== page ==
“Moving the ReStore was motivated by a couple of primary factors that were seen as important to our community. We had outgrown our old store and wanted to improve the shopping experience for our many customers and donors.

“Secondly, an enhanced and expanded store increases Habitat’s ability to finance affordable home construction and repairs for low-income individuals and families at a time when traditional funding is declining.

“The need for low-income housing and repair services is great. As proud as we are for positively impacting the lives of more than 500 children and adults by building 106 homes and providing home repair services for more than 60 households, we are only scratching the surface of this community’s needs.”

Neumaier added BAHFH organizational priorities over the next few years include increasing the number of families served, supporting and expanding performance from the highly qualified staff, increasing cash flow, and ensuring a successful expansion of the ReStore business, including completing a successful capital campaign.

The Bend ReStore also provides an alternative option to disposal of materials generated through the activities of building and remodeling. Using dollar-to-pound equivalencies determined by Oregon’s Department of Environmental Quality, it facilitates the reuse of more than two million pounds annually of building material, furniture and major appliances. It offers free reclamation and deconstruction services, and operates several recycling programs.

Bend Area Habitat for Humanity Board President Darrel Buttice said, “With Habitat’s environmentally friendly philosophy of recycling and reusing, we felt picking the former Backstrom Builders Center could be a win-win for the community.

“For diligent and hard working, low-income families, the new and enhanced ReStore will allow Habitat to better fund the construction of homes for these families.

“For shopping enthusiasts looking for good deals on gently used building materials and household items, they will experience a vastly improved store. And for the environment, the new store will expand its ability to recycle millions of pounds of material, rather than letting it end up in our landfill.”

The Bend area Habitat for Humanity affiliate got its start in 1989 when a group of like-minded people saw the pressing need for decent affordable housing for hard-working low income families.

Rather than talking about the problem of home ownership for this segment of the community or turning to government to deal with the problem, they set about creating an environment where volunteerism became the key to helping the disadvantaged, one home at a time.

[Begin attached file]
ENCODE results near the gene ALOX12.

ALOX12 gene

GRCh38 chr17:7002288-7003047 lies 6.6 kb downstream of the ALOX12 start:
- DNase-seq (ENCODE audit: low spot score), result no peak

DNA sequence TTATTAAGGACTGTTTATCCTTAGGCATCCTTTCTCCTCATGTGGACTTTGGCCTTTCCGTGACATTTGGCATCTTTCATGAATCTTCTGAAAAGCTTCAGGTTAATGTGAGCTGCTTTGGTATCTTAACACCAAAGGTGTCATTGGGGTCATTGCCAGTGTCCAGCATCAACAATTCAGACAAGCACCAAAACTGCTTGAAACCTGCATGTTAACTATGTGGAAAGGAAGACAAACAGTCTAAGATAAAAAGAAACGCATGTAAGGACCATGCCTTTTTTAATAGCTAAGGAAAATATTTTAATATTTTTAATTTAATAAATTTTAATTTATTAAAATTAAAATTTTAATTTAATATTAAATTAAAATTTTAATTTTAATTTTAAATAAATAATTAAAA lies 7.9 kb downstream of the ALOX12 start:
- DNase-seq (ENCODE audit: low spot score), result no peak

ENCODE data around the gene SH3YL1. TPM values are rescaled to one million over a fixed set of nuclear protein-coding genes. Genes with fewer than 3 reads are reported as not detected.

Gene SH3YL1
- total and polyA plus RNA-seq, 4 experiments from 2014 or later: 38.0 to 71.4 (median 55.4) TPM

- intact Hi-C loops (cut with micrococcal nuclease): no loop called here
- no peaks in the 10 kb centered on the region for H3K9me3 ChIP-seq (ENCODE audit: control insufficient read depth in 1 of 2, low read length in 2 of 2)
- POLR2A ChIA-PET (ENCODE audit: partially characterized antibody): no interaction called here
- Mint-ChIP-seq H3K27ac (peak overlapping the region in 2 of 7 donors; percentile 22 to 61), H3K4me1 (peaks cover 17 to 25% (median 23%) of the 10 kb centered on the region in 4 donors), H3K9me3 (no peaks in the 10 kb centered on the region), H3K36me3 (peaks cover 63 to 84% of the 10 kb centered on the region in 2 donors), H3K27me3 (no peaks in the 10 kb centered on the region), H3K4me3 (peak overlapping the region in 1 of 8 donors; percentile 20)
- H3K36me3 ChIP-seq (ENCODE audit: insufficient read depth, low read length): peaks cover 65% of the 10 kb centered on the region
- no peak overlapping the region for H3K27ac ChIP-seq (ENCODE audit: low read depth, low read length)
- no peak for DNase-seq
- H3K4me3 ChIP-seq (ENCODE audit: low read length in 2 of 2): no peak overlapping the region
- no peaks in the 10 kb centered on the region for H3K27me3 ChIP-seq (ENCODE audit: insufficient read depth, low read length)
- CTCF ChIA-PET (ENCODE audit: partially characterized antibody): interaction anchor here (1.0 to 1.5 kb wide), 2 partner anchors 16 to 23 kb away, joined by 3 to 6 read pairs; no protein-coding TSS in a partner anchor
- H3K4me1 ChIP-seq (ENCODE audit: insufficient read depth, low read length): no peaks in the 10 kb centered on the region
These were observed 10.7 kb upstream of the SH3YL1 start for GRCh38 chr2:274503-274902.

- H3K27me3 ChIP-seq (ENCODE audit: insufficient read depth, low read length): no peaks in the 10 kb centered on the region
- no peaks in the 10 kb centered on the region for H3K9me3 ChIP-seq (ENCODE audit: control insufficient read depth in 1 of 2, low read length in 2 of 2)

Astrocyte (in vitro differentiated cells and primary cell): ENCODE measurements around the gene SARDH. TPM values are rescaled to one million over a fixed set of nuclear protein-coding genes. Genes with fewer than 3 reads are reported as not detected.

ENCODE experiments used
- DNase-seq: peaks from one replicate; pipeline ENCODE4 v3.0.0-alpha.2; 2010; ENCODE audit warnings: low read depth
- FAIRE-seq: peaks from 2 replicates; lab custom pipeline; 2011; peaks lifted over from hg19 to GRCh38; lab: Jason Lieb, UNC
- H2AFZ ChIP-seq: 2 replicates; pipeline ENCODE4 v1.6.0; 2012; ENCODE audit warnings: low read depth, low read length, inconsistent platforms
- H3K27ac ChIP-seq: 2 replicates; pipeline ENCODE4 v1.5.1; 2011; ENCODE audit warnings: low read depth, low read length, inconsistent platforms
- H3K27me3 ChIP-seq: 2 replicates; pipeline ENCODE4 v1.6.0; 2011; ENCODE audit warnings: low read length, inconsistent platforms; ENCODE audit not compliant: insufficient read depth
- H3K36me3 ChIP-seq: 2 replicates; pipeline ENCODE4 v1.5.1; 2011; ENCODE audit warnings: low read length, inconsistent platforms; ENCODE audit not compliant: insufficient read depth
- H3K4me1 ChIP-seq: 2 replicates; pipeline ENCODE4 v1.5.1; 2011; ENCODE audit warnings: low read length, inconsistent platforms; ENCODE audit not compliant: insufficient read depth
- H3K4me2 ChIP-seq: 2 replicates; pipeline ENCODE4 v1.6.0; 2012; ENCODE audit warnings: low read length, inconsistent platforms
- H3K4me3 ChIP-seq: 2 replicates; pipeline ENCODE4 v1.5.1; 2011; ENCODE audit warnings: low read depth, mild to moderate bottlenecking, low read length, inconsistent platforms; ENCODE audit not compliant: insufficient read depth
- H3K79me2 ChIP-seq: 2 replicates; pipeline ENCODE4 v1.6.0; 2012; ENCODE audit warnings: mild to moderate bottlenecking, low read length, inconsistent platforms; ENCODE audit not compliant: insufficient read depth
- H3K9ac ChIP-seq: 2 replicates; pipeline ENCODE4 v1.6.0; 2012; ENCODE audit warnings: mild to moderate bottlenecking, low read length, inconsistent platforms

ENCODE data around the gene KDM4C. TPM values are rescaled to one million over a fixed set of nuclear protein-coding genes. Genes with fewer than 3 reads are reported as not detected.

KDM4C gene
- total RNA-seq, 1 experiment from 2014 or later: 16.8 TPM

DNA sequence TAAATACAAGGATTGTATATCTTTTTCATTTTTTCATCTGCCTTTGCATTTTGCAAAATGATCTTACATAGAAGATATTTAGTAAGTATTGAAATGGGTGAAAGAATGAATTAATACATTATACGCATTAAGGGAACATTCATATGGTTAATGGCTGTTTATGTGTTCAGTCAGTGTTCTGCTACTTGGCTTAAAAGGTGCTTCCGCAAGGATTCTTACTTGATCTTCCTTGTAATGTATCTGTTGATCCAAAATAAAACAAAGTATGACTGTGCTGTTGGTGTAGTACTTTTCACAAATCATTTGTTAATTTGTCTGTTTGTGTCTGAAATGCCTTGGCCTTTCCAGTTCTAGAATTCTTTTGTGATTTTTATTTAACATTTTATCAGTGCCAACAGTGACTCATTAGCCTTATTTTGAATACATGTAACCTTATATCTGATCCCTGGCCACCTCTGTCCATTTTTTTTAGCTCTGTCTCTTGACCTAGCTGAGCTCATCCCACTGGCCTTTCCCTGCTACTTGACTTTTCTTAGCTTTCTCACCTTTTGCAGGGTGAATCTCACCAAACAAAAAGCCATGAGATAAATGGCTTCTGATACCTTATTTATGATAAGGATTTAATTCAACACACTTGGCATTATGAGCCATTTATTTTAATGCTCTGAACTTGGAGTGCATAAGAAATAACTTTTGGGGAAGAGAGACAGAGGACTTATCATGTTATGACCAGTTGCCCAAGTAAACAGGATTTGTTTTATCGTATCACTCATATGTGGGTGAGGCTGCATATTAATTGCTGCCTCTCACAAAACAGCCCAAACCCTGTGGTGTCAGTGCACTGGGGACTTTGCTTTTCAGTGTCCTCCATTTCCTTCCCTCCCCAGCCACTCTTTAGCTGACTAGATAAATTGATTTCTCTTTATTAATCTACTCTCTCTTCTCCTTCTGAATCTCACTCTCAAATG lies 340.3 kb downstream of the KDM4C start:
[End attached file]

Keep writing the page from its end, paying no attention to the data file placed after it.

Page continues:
In its 25th year, Bend Area Habitat for Humanity has built 106 homes and served more than 500 children and adults through their homeownership and home repair programs. Bend Habitat is dedicated to providing affordable services and creating long-term sustainable change for families and individuals in Bend and Crook County.

The Bend Area Habitat ReStore is a used and surplus home improvement center, accepting and selling a wide variety of building materials, appliances, and home furnishings. ReStore provides funding to support Habitat’s home ownership programs in Bend and Crook County, quality used home improvement materials, décor, furniture and appliances at affordable prices to people of all income levels, good stewardship of human, material and monetary resources and promotes reuse in the community.

ReStore
224 NE Thurston, Bend, OR 97701
541-312-6709 • www.bendhabitat.org/restore
Open Tuesday-Friday 9am-5pm, Saturday 10am-4 pm • Donations are accepted Monday-Saturday 10am-4pm
Property Owner/Developer: Bend Area Habitat for Humanity
Contractor: CS Construction, 1506 NE First St. Ste. 1, Bend, OR 97701, 541-617-9190 • www.cscdllc.com
Project Cost: $1.7 million (plus $160,000 in volunteer time and in-kind donations)
Sitework Start: June 2014
Completion: December 2014
Square Footage: 12,000
Project Manager: Mike Rodgers
Supervisor: David Moore
Architect: Stemach Design & Architecture
Principal Architect: Stacey Stemach
Project Architect: Matt Tynan
Structural Engineer: Sandy Crenshaw
Civil Engineer: BECON Engineering, Erik Huffman
Landscaping: Winter Creek Restoratio
Subcontractors and Suppliers
Bend Commercial Glass, Bend Heating & Sheet Metal, Inc., North Country Building Specialties, LLC, Overhead Door Co. of Central Oregon, Inc., Western Protective Coatings, LLC, JKD Construction, Inc., Pine Mountain Acoustical, Inc., Northwest Quality Roofing, LLC, Central Oregon Electric, LLC, 7 Peaks Paving, LLC, Energy Conservation Insulation Co., Inc., H.A. McCoy Engineering & Land Survey, York Bros Excavation, Sunset Plumbing, Fab Tech Manufacturing, Commercial Door & Hardware, Cascade Heating & Specialties

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Simon Mather CBN Feature Writer